The Shortest Competition Judgment Ever: AC-Treuhand II

By Rick Busscher, Martin Herz, and Hans Vedder

Competition law judgments are notorious for their length. An extreme example is the 5134 paragraph judgment in Cement. In most cases the appeal judgment is significantly shorter, as with the 391 paragraphs in the appeal in Cement. AC-Treuhand is no exception to that rule, but it takes it to the extreme by reducing the Court’s reasoning to a single paragraph. This single paragraph supports the finding that cartel facilitators are also liable under Article 101 TFEU. The issue whether a company that is not active on the affected market should also be brought under the scope of article 101, is a difficult matter. However, the Court finds it ‘surprisingly’ easy to solve this matter, which raises practical points as well as some fundamental questions. We will discuss and comment on this one paragraph below, as well as on some of the fluff that surrounds it, but we will start with the facts. Continue reading

Taricco kills two birds with one stone for the sake of the PIF

By Maxime Lassalle

The case C-105/14 Ivo Taricco and Others delivered on 8 September 2015 is a new example of activism of the EU Court of Justice (CJEU). It draws consequences from Åkerberg Fransson C-617/10 (already commented on this blog here and here), but this time goes in another direction as it extends the obligation of Member States in the field of criminal law for a more effective penalisation at the expense of national criminal procedure. Once again the obligations related to VAT collection are at stake, as was the case in Åkerberg Fransson, however this time from the point of view of the protection of the financial interests of the Union. In this field, the Member States have indeed the duty to counter fraud affecting the financial interests of the Union (Article 325 (1) TFEU), the so-called “PIF fraud” (where PIF is a French acronym for ‘protection des intérêts financiers de l’Union’). In particular, they are required to “take the same measures to counter fraud affecting the financial interests of the Union as they take to counter fraud affecting their own financial interests” (Article 325 (2)). In this Grand Chamber ruling, the Court took an opportunity to clearly express its will to include VAT fraud in the definition of PIF fraud and to significantly extend the obligations of the Member States to effectively penalize such fraud. Given the difficulties related to the ongoing negotiations on the project of PIF Directive, this decision is very timely. Continue reading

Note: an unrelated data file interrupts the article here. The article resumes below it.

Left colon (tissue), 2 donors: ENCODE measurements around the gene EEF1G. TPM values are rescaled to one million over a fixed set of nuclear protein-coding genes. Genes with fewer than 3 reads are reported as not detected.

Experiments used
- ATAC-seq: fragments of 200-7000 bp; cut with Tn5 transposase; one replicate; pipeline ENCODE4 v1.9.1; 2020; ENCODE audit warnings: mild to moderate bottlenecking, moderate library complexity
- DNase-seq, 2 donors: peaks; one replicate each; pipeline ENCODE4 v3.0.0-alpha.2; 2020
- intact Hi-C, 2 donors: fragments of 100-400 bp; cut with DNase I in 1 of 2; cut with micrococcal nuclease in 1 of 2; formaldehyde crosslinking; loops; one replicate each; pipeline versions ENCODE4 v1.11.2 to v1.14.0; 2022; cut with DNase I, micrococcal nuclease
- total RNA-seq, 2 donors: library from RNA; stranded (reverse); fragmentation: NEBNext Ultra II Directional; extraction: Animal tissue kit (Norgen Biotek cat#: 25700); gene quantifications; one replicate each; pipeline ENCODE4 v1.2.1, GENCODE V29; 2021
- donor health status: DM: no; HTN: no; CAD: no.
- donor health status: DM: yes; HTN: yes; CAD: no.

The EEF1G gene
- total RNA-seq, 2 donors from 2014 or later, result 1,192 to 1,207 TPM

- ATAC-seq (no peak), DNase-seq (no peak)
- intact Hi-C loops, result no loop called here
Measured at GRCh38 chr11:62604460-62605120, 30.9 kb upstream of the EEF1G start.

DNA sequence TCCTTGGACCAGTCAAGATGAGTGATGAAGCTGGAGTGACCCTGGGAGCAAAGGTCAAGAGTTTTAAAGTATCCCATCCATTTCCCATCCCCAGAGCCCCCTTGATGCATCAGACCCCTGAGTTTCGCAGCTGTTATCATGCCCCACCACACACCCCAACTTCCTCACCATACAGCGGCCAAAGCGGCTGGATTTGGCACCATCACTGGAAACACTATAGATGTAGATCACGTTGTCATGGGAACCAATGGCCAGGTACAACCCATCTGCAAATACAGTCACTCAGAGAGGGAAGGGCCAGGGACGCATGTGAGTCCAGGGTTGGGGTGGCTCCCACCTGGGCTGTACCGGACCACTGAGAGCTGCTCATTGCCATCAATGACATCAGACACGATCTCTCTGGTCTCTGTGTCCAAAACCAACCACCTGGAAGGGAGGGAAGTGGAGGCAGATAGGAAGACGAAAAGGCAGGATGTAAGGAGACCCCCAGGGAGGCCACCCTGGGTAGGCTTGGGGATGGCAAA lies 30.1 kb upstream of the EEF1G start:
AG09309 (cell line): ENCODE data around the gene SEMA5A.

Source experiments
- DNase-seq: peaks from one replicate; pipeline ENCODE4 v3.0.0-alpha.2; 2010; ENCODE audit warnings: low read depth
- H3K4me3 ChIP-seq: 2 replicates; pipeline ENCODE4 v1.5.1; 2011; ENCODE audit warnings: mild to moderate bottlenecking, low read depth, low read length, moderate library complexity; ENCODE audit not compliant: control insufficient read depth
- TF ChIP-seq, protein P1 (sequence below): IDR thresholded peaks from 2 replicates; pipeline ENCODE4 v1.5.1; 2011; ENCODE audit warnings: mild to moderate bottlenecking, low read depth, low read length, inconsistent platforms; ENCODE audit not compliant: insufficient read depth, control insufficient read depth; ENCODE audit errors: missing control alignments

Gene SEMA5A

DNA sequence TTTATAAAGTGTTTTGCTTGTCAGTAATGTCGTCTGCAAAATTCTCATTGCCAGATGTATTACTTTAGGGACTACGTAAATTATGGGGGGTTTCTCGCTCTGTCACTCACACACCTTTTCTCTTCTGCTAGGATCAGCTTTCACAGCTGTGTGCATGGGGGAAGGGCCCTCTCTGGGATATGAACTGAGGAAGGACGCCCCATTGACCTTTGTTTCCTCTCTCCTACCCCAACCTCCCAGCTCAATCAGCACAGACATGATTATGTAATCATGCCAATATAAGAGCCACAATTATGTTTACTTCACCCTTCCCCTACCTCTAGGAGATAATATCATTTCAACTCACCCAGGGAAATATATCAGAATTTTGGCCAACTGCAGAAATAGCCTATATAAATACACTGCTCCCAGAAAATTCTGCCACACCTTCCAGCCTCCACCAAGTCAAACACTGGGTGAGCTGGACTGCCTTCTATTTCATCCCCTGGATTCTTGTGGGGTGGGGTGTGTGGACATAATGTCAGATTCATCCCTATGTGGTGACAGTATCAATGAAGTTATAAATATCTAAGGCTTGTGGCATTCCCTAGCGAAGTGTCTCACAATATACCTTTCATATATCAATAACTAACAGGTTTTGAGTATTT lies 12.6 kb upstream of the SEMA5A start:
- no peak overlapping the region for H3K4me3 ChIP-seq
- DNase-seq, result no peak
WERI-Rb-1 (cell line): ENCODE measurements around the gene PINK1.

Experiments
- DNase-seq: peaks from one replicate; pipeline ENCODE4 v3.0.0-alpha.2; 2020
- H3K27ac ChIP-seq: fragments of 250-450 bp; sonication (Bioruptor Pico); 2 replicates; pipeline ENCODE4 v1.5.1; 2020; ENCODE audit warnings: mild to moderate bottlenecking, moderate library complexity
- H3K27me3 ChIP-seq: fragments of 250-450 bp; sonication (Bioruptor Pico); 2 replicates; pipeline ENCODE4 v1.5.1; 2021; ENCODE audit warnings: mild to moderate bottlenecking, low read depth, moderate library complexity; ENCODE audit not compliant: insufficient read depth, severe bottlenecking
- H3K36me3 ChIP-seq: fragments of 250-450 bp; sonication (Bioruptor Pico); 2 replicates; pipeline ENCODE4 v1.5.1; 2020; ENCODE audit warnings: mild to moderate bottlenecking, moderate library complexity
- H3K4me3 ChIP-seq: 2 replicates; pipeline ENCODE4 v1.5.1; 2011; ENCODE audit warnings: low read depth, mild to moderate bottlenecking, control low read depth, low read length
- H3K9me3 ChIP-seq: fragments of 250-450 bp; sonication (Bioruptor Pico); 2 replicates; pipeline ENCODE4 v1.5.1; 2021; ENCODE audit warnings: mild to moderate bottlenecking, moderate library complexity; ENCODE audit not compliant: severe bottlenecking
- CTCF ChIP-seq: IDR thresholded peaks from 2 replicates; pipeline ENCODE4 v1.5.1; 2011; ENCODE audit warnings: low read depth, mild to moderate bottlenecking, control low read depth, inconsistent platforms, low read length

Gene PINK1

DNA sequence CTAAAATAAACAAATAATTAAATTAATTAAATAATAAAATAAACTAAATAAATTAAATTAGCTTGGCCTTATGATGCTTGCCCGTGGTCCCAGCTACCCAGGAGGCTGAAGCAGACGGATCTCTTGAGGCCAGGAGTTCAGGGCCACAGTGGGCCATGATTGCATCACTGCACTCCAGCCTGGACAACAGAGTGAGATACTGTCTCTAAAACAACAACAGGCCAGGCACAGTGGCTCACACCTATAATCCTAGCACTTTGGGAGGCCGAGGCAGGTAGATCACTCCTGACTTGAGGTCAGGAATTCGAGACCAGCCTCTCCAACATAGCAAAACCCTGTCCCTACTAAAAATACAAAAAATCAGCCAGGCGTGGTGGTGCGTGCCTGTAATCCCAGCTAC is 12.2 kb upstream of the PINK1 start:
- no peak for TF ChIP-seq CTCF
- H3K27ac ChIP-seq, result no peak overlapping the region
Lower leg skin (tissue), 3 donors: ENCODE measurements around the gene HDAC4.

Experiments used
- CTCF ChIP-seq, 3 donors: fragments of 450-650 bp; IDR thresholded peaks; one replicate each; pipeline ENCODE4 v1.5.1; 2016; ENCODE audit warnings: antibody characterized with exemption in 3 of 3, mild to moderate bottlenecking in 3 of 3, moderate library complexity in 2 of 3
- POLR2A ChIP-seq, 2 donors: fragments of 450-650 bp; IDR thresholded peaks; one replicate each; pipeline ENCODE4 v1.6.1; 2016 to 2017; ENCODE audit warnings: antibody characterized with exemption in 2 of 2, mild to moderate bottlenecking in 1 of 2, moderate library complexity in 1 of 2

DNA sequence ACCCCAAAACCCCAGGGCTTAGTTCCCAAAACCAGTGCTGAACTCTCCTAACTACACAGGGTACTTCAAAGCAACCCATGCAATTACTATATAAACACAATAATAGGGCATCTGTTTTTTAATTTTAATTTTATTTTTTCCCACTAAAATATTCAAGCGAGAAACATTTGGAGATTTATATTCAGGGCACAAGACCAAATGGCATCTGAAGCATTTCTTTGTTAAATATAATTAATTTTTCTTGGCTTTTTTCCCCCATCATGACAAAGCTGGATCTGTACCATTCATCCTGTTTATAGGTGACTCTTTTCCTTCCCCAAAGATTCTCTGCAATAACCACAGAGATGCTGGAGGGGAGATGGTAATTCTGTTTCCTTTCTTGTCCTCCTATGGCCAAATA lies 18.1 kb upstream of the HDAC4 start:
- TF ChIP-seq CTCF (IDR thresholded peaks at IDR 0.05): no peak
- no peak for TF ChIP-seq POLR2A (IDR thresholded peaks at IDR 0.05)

Case C-650/13 Delvigne – A Political Citizenship?

By Stephen Coutts

Citizenship is typically conceived of as membership in a political community, carrying with it certain rights and obligations, and especially the right to participate in the government of that community. Union citizenship has until recently been deficient in that regard. Despite the existence of a democratically elected assembly since 1979 in the form of the European Parliament, the links between this parliament and the status of Union citizenship have been ambiguous[1] with the parliament representing not a single group of Union citizens but rather the ‘peoples’ of Europe, those peoples being defined by Member States and national law.

The Treaty of Lisbon changes that paradigm, stating boldly that the European Parliament represents no longer the peoples of Europe but rather the ‘citizens of the Union’.[2] The link between Union citizenship and the European Parliament being made apparent, it was perhaps only a matter of time before the Court drew the conclusion that the rights of Union citizenship contained a stand-alone right to vote in European Parliamentary elections. That decision has just occurred in the judgment in Delvigne. Continue reading

Schrems vs. Data Protection Commissioner: a slap on the wrist for the Commission and new powers for data protection authorities

By Fanny Coudert

On 6th of October, in Schrems vs. Data Protection Commissioner, the CJEU, following the controversial Opinion of AG Bot, put an end to the specific regime regulating data flows to the US. The 4600 US companies using this agreement are now forced to rethink how to ensure the continuity of the protection when data are transferred from EU to the US. In this milestone ruling, the Court also reaffirmed the key role played by national Data Protection Authorities (DPAs) in the European system of data protection, and clarified the different competences of the European Commission, the DPAs and the courts –including the ECJ- in assessing the adequate level of protection offered by a third country. Continue reading